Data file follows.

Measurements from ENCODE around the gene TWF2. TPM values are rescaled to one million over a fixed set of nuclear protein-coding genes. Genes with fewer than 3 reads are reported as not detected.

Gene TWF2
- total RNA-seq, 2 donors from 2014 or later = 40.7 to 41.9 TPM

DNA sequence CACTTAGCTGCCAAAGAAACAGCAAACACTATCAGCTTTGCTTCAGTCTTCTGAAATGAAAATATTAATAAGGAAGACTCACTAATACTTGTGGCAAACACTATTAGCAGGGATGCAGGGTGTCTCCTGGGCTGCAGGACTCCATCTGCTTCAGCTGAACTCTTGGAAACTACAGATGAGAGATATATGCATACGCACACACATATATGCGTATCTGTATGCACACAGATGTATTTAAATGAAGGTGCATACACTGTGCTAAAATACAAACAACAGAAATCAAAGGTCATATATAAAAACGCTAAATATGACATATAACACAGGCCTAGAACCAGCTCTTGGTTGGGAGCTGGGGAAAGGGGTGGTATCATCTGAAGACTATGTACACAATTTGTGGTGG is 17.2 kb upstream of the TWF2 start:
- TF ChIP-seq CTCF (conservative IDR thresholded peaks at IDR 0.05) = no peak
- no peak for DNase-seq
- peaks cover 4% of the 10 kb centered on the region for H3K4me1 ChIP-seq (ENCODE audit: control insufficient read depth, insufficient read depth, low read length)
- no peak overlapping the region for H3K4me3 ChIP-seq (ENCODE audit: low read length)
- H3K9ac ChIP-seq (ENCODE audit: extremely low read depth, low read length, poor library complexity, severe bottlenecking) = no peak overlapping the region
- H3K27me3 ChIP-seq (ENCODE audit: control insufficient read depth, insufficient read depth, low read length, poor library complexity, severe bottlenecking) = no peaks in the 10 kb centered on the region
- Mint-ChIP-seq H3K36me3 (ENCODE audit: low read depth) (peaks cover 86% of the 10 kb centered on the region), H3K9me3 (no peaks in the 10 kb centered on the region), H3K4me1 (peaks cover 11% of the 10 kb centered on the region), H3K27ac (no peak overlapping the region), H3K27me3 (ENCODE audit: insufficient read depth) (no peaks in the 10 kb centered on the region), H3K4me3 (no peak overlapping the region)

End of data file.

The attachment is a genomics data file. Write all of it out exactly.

Measurements from ENCODE around the gene TWF2. TPM values are rescaled to one million over a fixed set of nuclear protein-coding genes. Genes with fewer than 3 reads are reported as not detected.

Gene TWF2
- total RNA-seq, 2 donors from 2014 or later = 40.7 to 41.9 TPM

DNA sequence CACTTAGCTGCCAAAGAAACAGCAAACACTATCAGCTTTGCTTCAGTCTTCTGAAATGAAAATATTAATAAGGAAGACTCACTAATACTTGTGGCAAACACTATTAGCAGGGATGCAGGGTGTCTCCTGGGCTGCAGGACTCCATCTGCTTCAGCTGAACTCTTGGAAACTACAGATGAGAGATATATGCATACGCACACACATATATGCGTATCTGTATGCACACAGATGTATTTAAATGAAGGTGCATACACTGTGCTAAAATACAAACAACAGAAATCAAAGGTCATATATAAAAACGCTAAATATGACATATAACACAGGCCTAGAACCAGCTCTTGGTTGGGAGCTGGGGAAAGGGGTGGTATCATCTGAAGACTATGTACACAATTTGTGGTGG is 17.2 kb upstream of the TWF2 start:
- TF ChIP-seq CTCF (conservative IDR thresholded peaks at IDR 0.05) = no peak
- no peak for DNase-seq
- peaks cover 4% of the 10 kb centered on the region for H3K4me1 ChIP-seq (ENCODE audit: control insufficient read depth, insufficient read depth, low read length)
- no peak overlapping the region for H3K4me3 ChIP-seq (ENCODE audit: low read length)
- H3K9ac ChIP-seq (ENCODE audit: extremely low read depth, low read length, poor library complexity, severe bottlenecking) = no peak overlapping the region
- H3K27me3 ChIP-seq (ENCODE audit: control insufficient read depth, insufficient read depth, low read length, poor library complexity, severe bottlenecking) = no peaks in the 10 kb centered on the region
- Mint-ChIP-seq H3K36me3 (ENCODE audit: low read depth) (peaks cover 86% of the 10 kb centered on the region), H3K9me3 (no peaks in the 10 kb centered on the region), H3K4me1 (peaks cover 11% of the 10 kb centered on the region), H3K27ac (no peak overlapping the region), H3K27me3 (ENCODE audit: insufficient read depth) (no peaks in the 10 kb centered on the region), H3K4me3 (no peak overlapping the region)